The UK’s advertising watchdog this week banned two broadcast ads from appearing on UK screens because they contravene new rules prohibiting content that perpetuates gender stereotypes. It’s a wakeup call for advertisers that continue to depict passive women alongside active men, or only one gender succeeding at tasks like childcare, cooking, or cleaning.
It’s the first time the Advertising Standards Authority (ASA) rules, which came into force in January, have been used. In both cases the bans came about after the ASA investigated a number of public complaints about the ads. Clearcast, a private company which vets ads before they appear on UK commercial channels to make sure they adhere to ASA rules, had passed both, and said it was “disappointing” that the ASA had disagreed with its judgement. In a statement, Clearcast warned that in future creative agencies and advertisers “will have to think much more carefully about narratives and casting when making ads to be shown in the UK market.”
The first banned ad, for the Volkswagen e-Golf electric car, shows a male climber zipping up a tent on a cliff face, two male astronauts in zero gravity, and a male para-athlete completing a long jump, before ending on a shot of a woman sitting on a bench with a book, a takeaway coffee, and a pram. (A female climber is also visible very briefly in the first shot, but she is asleep.)
The ASA “considered that the ad directly contrasted stereotypical male and female roles and characteristics in a manner that gave the impression that they were exclusively associated with one gender,” according to the ruling. VW argued that the activities depicted were not intended to be gendered, and that the presence of the mother was designed to be read as a relatable example of adapting to change—the theme of the ad.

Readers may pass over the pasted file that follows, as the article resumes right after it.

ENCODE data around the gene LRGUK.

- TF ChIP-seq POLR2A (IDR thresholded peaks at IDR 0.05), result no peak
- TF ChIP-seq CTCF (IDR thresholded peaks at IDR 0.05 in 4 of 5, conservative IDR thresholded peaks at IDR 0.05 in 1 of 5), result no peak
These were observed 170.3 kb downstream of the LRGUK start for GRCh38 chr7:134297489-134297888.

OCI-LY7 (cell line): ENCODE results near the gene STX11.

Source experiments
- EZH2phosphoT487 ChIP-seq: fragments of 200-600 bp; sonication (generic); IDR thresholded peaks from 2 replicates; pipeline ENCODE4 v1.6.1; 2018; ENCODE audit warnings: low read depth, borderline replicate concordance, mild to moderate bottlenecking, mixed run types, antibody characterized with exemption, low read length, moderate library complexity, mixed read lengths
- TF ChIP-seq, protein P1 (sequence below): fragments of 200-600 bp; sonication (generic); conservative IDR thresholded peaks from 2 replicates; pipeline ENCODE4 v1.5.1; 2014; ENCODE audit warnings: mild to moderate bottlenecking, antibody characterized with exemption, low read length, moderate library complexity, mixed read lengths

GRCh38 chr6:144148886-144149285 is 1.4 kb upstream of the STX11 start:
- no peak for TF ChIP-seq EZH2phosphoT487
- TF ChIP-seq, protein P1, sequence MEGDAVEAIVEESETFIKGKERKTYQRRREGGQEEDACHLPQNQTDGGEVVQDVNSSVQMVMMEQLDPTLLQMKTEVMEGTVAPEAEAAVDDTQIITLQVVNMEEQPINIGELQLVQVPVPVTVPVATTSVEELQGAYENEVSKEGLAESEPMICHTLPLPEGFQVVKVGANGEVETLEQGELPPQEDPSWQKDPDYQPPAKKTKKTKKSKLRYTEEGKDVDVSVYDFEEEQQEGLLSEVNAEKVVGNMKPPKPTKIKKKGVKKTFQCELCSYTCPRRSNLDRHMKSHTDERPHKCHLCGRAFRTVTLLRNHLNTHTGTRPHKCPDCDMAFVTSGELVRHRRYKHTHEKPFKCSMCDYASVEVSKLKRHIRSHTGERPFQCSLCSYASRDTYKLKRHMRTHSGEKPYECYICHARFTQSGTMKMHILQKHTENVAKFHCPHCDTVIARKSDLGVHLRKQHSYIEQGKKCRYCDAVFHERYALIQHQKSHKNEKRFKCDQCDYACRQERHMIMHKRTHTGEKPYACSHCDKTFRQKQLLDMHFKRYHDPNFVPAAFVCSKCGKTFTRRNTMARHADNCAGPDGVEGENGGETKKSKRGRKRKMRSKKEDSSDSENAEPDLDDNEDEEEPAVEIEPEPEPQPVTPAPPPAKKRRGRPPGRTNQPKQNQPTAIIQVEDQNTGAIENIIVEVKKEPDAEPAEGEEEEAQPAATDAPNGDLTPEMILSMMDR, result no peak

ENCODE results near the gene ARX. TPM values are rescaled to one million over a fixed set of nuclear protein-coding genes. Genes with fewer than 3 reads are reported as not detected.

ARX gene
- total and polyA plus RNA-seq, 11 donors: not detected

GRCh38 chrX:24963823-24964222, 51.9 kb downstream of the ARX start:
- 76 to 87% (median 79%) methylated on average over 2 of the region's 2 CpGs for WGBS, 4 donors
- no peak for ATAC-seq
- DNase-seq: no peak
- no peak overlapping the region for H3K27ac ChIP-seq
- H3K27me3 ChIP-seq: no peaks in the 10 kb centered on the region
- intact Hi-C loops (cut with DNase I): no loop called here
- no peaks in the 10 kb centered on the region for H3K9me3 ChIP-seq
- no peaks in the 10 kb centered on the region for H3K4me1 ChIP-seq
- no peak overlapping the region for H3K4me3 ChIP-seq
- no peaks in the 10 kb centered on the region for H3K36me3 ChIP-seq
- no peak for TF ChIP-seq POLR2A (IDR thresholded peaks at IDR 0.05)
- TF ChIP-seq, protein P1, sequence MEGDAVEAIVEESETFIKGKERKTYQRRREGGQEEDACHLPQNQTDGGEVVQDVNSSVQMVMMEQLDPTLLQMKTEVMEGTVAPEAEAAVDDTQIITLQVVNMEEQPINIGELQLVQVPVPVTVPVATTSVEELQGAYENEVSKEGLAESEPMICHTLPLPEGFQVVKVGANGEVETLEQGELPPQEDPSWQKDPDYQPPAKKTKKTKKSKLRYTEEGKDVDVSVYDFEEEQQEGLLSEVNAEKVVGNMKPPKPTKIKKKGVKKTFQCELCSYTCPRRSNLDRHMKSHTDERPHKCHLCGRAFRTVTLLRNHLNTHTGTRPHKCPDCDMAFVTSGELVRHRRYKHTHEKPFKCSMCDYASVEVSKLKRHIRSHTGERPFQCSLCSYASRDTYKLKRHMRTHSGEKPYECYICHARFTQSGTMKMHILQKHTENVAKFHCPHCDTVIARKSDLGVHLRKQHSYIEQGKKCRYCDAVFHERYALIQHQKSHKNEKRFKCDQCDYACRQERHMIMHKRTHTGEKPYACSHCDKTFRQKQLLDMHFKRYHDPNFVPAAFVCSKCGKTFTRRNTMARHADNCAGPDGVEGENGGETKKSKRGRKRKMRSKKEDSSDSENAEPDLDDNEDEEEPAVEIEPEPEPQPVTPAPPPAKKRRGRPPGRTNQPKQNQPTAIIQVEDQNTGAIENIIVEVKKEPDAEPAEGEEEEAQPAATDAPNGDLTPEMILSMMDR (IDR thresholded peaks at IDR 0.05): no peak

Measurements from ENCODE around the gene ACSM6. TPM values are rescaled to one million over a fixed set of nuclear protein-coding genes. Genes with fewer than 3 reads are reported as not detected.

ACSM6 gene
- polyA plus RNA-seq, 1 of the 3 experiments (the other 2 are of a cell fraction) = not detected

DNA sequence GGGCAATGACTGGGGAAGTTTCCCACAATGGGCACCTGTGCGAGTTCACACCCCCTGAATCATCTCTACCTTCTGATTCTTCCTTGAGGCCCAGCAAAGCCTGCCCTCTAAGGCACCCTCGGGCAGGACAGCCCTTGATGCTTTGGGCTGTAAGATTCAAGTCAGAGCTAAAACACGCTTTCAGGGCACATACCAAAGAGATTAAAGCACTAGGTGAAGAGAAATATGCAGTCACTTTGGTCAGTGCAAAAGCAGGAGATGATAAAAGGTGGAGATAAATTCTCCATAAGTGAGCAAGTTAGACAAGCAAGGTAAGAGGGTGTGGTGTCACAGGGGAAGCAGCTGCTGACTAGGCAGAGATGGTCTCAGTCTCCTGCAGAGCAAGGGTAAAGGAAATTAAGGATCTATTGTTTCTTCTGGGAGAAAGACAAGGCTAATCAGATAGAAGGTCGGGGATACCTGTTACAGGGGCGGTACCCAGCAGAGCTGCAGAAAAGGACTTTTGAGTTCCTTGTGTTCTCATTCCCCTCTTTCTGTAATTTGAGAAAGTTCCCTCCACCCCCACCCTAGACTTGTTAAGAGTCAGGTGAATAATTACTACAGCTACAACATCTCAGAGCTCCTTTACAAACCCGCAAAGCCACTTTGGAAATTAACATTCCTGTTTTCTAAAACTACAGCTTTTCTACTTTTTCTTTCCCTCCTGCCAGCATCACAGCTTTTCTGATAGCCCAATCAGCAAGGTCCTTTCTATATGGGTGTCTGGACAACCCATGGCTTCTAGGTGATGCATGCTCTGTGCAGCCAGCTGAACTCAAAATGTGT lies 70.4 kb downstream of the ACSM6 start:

In the second banned ad, from food company Mondelez UK for Philadelphia, a brand of cream cheese, two fathers become distracted in a restaurant and place their babies on a food conveyer belt, only noticing their mistake once the infants have been carried away. At that point, one says “Let’s not tell Mum.” The ASA said that, while it was clear the ad was meant jokingly, the two dads were depicted as “hapless and inattentive” to the extent that it perpetuated the stereotype that fathers are poor at childcare.
The rulings are the latest in a UK trend of holding advertisers to account for creating potentially damaging content. It first banned ads featuring “dangerously thin” models back in 2015, and in 2017 brought in rules that said adverts for kids shouldn’t push the idea of girls as ballerinas and boys as scientists and superheroes. The newest rules on stereotyping in adult ads came in part as a response to billboards created by Protein World in 2015, which asked “Are you beach-body ready?” alongside an image of a thin, bikini-clad model. They were removed from the London Underground after hundreds of complaints.
The global advertising industry itself is struggling both to adapt its internal practices to increasingly loud calls for gender equality, and to produce ads that avoid lazy stereotypes. In the UK—despite some backlash describing the ASA as the “morality police”—failure to do so is becoming more visible.
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